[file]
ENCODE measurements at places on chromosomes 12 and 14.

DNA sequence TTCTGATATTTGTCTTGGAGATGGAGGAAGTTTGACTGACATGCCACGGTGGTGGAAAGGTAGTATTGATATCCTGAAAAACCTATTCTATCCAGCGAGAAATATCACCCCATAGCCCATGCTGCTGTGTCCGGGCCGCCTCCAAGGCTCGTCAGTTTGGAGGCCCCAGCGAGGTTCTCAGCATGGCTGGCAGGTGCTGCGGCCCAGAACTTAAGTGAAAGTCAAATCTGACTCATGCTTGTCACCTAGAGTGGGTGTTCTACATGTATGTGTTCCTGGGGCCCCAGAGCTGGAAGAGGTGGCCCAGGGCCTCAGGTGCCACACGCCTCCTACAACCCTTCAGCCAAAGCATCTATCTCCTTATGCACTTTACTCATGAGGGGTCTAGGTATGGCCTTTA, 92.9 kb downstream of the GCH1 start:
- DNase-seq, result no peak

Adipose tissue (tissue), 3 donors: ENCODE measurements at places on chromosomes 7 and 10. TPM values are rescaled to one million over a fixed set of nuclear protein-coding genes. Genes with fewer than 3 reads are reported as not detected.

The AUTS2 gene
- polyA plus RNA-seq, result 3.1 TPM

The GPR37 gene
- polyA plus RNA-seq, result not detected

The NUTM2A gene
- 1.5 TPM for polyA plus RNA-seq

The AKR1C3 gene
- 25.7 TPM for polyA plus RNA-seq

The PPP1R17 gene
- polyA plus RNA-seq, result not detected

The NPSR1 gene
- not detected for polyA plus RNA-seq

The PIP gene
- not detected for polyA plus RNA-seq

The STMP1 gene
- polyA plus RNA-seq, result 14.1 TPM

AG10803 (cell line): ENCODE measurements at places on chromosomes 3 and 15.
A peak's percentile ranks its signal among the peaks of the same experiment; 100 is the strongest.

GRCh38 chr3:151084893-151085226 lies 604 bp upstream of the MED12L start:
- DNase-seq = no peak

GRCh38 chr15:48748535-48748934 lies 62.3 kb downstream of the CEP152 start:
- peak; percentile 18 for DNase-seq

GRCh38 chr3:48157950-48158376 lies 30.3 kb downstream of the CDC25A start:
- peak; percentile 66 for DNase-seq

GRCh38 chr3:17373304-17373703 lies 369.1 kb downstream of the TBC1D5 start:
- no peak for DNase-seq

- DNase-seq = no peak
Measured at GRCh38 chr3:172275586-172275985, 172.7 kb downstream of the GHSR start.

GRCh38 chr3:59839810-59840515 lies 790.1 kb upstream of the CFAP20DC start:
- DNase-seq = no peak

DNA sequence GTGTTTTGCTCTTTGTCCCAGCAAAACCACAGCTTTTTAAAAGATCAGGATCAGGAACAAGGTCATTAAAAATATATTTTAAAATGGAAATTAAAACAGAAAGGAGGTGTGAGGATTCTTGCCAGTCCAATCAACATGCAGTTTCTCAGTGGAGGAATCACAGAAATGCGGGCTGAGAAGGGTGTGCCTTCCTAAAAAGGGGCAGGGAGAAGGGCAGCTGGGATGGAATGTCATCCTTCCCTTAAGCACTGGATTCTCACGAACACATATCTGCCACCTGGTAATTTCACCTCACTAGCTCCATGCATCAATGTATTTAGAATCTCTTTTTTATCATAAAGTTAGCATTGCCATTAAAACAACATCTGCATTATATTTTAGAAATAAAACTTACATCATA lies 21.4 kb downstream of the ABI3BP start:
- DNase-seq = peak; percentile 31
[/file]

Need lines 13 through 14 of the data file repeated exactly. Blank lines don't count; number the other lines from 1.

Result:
The PPP1R17 gene
- polyA plus RNA-seq, result not detected